If we look back at history, almost the whole world was ruled by monarchs. As time progressed many forms of government came into existence like Democracy, Dictatorship and more. Yet still, till today's date, many countries are following a monarchy system First of all let's find out what is monarchy.
In a monarchy, absolute power is vested in a single individual known as the monarch, who remains in office until his or her demise or abdication. Although there have been elective monarchs, when the monarch occupies the position after being elected, the papacy is occasionally referred to as an elective monarchy. Monarchs typically hold and attain their position through the right of hereditary succession.
Bahrain- The House of Khalifa has controlled Bahrain, a constitutional hereditary monarchy, since the 18th century. A population with a Shia majority is ruled by the Sunni Khalifa family. The king is the head of state, and the prime minister is in charge of the government.
Belgium- Belgium was a part of the Netherlands for 15 years before gaining its independence in 1830. Since that time, seven Belgian kings have held the title of "King of the Belgians." According to a rigid lineage system that dates back to Leopold I and is based on a constitutional monarchy, the kings that represent Belgium were appointed to their positions. Even though opinions about the monarchy in Belgium today may vary, it is intriguing to look back at its brief history and analyse how each of these people influenced the growth of the country.
Bhutan- The Kingdom of Bhutan is distinguished by its tightly guarded environment, Shangri-La vibe, and Buddhist roots. It has appeared to be unaffected by modern society for generations and is a well-liked vacation spot for a small number of tourists every year.
Brunei- Brunei is the only absolute monarchy in Asia and one of the few absolute kingdoms still in existence. The Sultan of Brunei is in charge of both the government and the state because he is an absolute monarch. He serves as the King, Prime Minister, Defence, Finance, and Foreign Affairs and Trade Ministers.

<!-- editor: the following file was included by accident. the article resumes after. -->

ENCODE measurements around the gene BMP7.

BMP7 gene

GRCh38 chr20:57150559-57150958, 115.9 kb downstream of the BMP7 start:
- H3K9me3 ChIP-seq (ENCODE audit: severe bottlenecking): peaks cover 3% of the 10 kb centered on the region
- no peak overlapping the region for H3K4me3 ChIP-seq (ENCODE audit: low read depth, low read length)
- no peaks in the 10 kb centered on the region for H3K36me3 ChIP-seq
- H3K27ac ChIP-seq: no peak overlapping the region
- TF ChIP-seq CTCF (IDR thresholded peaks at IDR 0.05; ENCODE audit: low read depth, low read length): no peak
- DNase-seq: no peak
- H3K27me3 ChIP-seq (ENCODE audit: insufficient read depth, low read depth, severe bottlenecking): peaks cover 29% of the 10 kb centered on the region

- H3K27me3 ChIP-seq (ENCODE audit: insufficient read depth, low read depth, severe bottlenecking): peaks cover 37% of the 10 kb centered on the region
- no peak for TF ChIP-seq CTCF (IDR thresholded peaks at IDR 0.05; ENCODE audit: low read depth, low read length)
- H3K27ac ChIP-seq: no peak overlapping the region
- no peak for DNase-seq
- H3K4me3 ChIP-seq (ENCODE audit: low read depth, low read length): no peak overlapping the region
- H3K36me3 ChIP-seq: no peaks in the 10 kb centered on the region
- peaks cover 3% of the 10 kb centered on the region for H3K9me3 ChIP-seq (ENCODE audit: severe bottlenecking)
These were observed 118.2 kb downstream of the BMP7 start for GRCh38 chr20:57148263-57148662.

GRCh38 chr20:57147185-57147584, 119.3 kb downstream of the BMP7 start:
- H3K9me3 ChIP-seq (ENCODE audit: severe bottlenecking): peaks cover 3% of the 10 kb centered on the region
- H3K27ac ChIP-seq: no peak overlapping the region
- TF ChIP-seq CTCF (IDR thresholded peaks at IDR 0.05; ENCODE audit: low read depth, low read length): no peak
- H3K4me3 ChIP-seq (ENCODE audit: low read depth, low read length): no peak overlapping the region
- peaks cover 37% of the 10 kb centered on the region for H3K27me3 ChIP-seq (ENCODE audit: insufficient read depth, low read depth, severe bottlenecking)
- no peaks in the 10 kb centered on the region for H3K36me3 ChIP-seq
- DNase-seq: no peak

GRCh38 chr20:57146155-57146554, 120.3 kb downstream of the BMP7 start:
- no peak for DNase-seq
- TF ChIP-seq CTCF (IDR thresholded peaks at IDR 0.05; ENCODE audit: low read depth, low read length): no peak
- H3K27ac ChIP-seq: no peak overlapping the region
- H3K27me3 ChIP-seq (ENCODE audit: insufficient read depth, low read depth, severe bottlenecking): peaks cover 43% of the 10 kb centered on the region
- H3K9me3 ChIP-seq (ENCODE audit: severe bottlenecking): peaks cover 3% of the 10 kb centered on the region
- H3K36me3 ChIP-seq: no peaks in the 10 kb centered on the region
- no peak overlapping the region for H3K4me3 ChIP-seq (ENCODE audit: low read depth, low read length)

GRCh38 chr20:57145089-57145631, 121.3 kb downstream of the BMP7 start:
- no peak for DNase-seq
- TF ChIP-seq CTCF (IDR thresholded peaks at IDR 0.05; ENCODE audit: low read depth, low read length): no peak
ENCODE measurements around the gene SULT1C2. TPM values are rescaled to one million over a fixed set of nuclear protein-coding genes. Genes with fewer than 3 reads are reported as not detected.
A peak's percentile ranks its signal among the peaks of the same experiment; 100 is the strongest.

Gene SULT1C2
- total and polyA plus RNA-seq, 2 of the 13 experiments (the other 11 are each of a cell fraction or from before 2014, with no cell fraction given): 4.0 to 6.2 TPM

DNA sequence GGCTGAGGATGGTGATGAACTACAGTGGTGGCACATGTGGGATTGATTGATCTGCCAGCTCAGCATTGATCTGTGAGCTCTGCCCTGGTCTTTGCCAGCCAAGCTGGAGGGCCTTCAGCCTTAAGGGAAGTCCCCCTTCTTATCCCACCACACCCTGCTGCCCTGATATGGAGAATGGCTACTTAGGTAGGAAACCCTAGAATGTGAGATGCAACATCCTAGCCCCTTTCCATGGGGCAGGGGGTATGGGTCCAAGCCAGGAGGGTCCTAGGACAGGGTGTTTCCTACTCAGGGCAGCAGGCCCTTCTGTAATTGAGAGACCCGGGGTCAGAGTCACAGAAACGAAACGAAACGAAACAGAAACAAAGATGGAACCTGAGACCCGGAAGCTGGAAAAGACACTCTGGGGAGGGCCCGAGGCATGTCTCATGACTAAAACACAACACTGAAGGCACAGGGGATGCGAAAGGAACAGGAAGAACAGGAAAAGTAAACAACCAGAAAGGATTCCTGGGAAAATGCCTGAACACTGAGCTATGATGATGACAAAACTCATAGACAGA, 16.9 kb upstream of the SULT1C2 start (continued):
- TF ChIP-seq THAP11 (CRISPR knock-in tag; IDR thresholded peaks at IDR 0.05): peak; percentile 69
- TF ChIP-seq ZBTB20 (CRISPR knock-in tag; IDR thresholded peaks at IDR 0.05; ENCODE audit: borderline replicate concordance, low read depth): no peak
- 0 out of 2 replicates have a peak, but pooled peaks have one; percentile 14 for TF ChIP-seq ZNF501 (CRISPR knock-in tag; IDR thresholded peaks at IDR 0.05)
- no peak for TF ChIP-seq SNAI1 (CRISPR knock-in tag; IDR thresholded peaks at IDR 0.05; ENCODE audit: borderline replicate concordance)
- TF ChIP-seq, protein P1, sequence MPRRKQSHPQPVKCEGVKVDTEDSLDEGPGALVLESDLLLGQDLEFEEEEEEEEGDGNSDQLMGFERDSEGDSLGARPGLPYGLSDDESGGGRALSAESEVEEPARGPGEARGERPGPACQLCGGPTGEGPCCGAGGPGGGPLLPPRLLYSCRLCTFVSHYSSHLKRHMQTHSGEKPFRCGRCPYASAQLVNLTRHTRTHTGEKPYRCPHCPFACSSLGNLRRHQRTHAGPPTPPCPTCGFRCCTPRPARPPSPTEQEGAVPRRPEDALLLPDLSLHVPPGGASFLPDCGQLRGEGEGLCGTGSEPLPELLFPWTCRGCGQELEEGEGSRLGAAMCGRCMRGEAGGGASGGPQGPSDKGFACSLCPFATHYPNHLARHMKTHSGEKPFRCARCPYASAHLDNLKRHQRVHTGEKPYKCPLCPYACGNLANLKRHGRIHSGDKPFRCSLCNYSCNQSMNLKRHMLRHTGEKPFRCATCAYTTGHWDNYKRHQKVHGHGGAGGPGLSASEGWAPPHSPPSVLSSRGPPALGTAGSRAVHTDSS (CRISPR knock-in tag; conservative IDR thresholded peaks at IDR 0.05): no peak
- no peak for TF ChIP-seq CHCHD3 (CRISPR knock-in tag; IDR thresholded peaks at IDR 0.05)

Cambodia- The head of state of the Kingdom of Cambodia is the King. The King only has the authority of a symbolic leader who deserves our love and respect. For the Khmer people, the king also stands for wealth, peace, and stability. One of the few elective monarchy in the world, the King of Cambodia has been chosen by the people since 1993. The Royal Council of the Throne, which is made up of various important political and religious leaders, chooses the monarch for life from among the Norodom and Sisowath bloodline members who are at least 30 years old.
Saudi Arabia- The monarchy in Saudi Arabia is based on Islam. The King, who is also the supreme military commander, is in charge of the administration. A Crown Prince is chosen by the King to assist him in his duties.
Spain- In Spain and its neighbouring regions throughout history, the monarchy has served as the dominant form of government or the institution with the highest political clout. So, like other European nations, Spain's political and institutional history is somewhat shaped by its monarchy and its kings and queens.
Thailand- The constitutional monarchy and ruler of the Kingdom of Thailand is referred to as Thailand, and its monarch is known as the King of Thailand or historically, the King of Siam (formerly Siam). Both the head of state and the head of the governing Royal House of Chakri is the King of Thailand.
Vatican City- The Vatican City is currently the only absolute monarchy in existence. When chosen, the pope is not subject to any human authority. He has total control over every aspect of the Roman Catholic Church, including the individual members.
Commonwealth Realms- Besides the United Kingdom of Great Britain and Northern Ireland, these countries are Australia, New Zealand, Canada, Jamaica, Antigua and Barbuda, Belize, Papua New Guinea, St Christopher and Nevis, St Vincent and the Grenadines, Tuvalu, Barbados, Grenada, Solomon Islands, St Lucia and The Bahamas.
Denmark- One of the oldest in the world and a beloved institution in Denmark is the monarchy. Her Majesty Queen Margrethe II, the reigning monarch today, descends from the first Viking monarchs of Denmark more than 1,000 years ago!
Malaysia- Nine hereditary ethnic Malay royals who make up the Conference of Rulers, each of whom is in charge of a different state in Malaysia, comprise the Malaysian monarchy (Johore, Kedah, Kelantan, Negeri Sembilan, Pahang, Perak, Perlis, Selangor, and Terengganu). Except for Negeri Sembilan and Perlis, who use the titles "Yang di-Pertuan Besar" and "Raja," respectively, seven of these kings use the title "Sultan."
The Netherlands- The Netherlands has been a constitutional monarchy since 1814. This indicates that the Constitution specifies the monarch's position. The government is led by the King, who also serves as head of state, together with the ministers. The head of state is accountable to the ministers in a constitutional monarchy.